8) Loading standards should reflect full occupancy by persons w/mobility aids/using strollers (ie. if the standard is a fully seated loan on a 36-seat bus, but there are 2 spots for accessible seating, where a mobility aid or stroller customer would occupy 3 seats, then a full load should actually be 32, not 36 (allowing for the 4 seats occupied by strollers/mobility aids). The importance of this is the impact to dwell time when a customer with such a device needs to exit, and this forces standees off the bus and back on again. In a fully seated scenario, the dwell time is reduced.

9) Mid-block lay-bys should generally be eliminated so that TTC buses do not need to pull back into a traffic lane.
 
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Agree on this one whole heartedly.

Very conservatively the TTC could cut 20% of its local stops, and I think that would be hugely beneficial.

A prime example of this is the stop literally outside Warden Station the corner of Warden and St Clair.

Rather than walk inside the station, people wait at this stop for a bus they could have caught if they went inside. It is a pain because it delays the bus even if nobody is getting on as the driver slows down to see if anyone is waiting for that particular bus.

The only reason that stop is there is because it was previously a Sunday stop for church that used to be nearby and was used by a former night bus (which no longer exists).

Eliminating that particular stop would save a ton of time.
 
He does make a reasonable point that you don’t need an all or nothing mentality.
That may be true on lesser routes, such as the 44, 62, 76, 110, or 121, where there isn't really that much traffic to speak of.

However, when it comes to service on a major route, such as the 29, 96, 165, etc, an all or nothing mentality is the only way anything will actually materially improve. What good is it to cut stops and implement express bus services if the buses will still crawl along in the same traffic? If anything, cutting stops without implementing transit only lanes will make the problem worse - you see the bus getting close to your final destination, but instead of bailing sooner and walking the rest of the way, you will have to wait longer to approach whatever stop is preserved.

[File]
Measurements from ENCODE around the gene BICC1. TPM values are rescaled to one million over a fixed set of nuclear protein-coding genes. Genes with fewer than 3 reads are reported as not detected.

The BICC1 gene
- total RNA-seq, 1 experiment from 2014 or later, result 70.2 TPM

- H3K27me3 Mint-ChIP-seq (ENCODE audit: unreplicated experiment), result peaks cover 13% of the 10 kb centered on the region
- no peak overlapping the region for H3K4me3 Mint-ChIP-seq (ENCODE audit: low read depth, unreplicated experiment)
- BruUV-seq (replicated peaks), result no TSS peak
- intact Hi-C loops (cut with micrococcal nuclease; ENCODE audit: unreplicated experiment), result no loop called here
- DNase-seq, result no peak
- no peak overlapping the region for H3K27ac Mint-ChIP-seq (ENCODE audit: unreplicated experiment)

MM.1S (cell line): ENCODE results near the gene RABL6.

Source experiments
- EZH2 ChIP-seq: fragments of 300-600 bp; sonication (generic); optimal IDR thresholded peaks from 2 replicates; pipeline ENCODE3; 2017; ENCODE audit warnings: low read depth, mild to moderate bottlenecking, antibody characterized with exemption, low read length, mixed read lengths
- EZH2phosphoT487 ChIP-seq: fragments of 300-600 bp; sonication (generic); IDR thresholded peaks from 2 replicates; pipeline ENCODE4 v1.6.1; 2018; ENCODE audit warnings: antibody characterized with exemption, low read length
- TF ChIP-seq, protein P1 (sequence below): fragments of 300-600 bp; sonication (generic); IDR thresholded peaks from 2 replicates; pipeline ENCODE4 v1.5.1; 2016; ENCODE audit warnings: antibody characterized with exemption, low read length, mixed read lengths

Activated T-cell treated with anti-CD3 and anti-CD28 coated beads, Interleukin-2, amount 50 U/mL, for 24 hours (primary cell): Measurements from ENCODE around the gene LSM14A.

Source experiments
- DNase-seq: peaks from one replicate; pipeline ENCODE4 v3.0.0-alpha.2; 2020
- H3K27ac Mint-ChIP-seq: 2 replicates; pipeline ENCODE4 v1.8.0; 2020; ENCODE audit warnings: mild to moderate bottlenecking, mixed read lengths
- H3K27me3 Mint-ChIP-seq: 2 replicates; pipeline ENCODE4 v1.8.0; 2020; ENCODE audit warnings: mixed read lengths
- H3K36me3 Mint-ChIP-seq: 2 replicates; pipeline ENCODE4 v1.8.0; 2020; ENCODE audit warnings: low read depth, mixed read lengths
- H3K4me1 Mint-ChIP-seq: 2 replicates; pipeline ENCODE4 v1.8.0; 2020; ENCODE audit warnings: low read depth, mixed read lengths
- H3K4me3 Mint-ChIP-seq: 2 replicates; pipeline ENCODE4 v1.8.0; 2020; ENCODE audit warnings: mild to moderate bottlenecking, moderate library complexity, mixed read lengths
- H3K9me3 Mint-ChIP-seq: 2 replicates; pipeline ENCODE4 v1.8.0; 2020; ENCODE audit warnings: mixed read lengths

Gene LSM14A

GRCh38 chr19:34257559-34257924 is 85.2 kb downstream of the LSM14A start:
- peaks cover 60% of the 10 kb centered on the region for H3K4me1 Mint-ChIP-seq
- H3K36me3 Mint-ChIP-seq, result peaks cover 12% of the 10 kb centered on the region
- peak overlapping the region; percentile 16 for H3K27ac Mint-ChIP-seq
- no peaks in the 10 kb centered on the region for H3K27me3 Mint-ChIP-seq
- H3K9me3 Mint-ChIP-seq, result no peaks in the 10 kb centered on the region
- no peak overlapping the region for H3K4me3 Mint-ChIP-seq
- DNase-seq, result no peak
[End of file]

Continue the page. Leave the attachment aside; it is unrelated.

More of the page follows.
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A prime example of this is the stop literally outside Warden Station the corner of Warden and St Clair.

Rather than walk inside the station, people wait at this stop for a bus they could have caught if they went inside. It is a pain because it delays the bus even if nobody is getting on as the driver slows down to see if anyone is waiting for that particular bus.

The only reason that stop is there is because it was previously a Sunday stop for church that used to be nearby and was used by a former night bus (which no longer exists).

Eliminating that particular stop would save a ton of time.
Agreed with the general premise of cutting down on closely spaced stops, but the history here is that TTC converted this particular stop at Warden from Sunday/night to full time, and installed similar stops at Islington, as accessible transfer points given that the bus terminals are not accessible. Presumably they will remove these stops when the new bus terminals are completed.
 
Steve Munro has published an examination of how the TTC schedules have changed (or will change once they "return service to 95%"). https://stevemunro.ca/2023/12/28/when-95-really-isnt-95/

I mostly use two bus routes, the 75 Sherbourne and the 121 Esplanade and find it interesting that the 75, which is usually crowded, gets less service while the 121, which is almost empty unless it's Christmas Market week, is getting more!
 
Steve Munro has published an examination of how the TTC schedules have changed (or will change once they "return service to 95%"). https://stevemunro.ca/2023/12/28/when-95-really-isnt-95/

I mostly use two bus routes, the 75 Sherbourne and the 121 Esplanade and find it interesting that the 75, which is usually crowded, gets less service while the 121, which is almost empty unless it's Christmas Market week, is getting more!
It's a strange metric the TTC is using to justify this 95% figure